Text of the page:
When is the Right Time to Leave Your NFP Board Position?July 23, 2014
What factors are most important to your Board position and guidance on determining if it’s still the right fit.
There are plenty of articles written and many reasons why you should consider joining a nonprofit board, yet many help you to identify the warning signs of when it might be the best time for you to surrender your board position and volunteer your time elsewhere. This blog will help you to identify some situations which, if they exist, should cause you to consider whether remaining on a board is the right decision for you.
Organizations evolve over time and the organization you joined as a Board member years ago may be very different today. Occasionally you should take a step back and evaluate whether the organization’s values and activities are still consistent with your personal values. If they are not, you may want to either try to move the organization back to where it once was, or consider parting ways.
It is absolutely appropriate to vote with your conscience on all Board votes. However, after the vote, all Board members must support the majority decision and proceed along the selected path with a united front. If you are unable to support the organization when a board action is taken contrary to your vote, you should consider resigning. Supporting the majority decision is one of the basic and most important fundamentals of holding a Board position. If that is not possible for you, you may need to look into alternative organizations.
If you (and other board members) are not informed about the organization’s current activities and its mission-oriented results or the performance of the chief executive, this is an organization which is likely no longer being run by the board. If, after making an effort to change the situation or make right of an issue, you should consider resigning from the Board. Continuing to participate in an ineffective board only reinforces the ineffective behavior.
Another example of an ineffective board is one that does not receive and review the organization’s financials on a regular basis. Financial resources are what allow the organization to address its programmatic mission. Board oversight of the financial picture is critical. Likewise if you don’t spend a significant amount of time thinking about whether the organization is effective at advancing its mission and how the organization could be more effective at advancing its mission, you (and the rest of the board) are probably becoming more and more disconnected from the organization.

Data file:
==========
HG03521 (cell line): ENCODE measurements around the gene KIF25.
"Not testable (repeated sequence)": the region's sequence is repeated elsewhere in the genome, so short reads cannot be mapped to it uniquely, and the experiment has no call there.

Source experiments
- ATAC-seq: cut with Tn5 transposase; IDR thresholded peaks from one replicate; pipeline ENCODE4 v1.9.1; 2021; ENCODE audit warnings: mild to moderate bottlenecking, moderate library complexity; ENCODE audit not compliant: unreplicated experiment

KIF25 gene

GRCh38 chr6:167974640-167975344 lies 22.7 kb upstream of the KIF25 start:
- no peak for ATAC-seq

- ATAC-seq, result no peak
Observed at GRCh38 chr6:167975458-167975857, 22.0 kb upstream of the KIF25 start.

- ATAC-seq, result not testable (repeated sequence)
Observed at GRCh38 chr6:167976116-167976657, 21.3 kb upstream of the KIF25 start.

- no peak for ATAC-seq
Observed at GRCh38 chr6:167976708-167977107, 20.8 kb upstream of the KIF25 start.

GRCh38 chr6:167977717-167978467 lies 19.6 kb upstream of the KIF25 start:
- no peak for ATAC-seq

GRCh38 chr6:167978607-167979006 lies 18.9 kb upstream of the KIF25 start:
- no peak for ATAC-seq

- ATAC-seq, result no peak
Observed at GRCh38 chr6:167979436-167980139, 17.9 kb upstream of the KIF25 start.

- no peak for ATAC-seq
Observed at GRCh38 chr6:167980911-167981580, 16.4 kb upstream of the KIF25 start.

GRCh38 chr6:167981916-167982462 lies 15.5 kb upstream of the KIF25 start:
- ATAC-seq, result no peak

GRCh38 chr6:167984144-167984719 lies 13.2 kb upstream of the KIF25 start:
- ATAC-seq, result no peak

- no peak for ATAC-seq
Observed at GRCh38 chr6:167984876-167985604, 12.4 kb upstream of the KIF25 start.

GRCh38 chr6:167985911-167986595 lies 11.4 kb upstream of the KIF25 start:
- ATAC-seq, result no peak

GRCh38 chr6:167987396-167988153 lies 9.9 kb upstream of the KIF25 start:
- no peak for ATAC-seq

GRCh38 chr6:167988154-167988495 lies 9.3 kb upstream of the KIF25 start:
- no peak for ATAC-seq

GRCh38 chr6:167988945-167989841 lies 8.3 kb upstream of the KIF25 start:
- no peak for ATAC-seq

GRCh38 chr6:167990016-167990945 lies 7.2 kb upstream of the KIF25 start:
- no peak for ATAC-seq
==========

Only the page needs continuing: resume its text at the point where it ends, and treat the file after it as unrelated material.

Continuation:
Among the more obvious reasons for leaving a board position is that you recognize that you’re serving more for personal benefit than for the public benefit. Remember, your position on a not-for-profit board is as a representative of the public – the public that has granted tax-exempt status to this organization because that public values the organization’s tax-exempt mission and has entrusted the board members with keeping the organization focused on that mission. Also, if you have a material financial interest in a transaction with the organization that would be damaging or embarrassing if known by the public, it is time to sever your ties with the organization.
In more than one instance above, we mentioned working to change the board’s activities back to what they should be. In doing this, however, if you find yourself unable to work collaboratively with the other board members in a productive manner, it probably does not make much sense for you to continue your efforts. It certainly is not easy to resign from an organization which you joined and worked so hard and for so long to improve. However, sometimes, needed change will only come about when you emphasize your position or feelings and take action to correct them.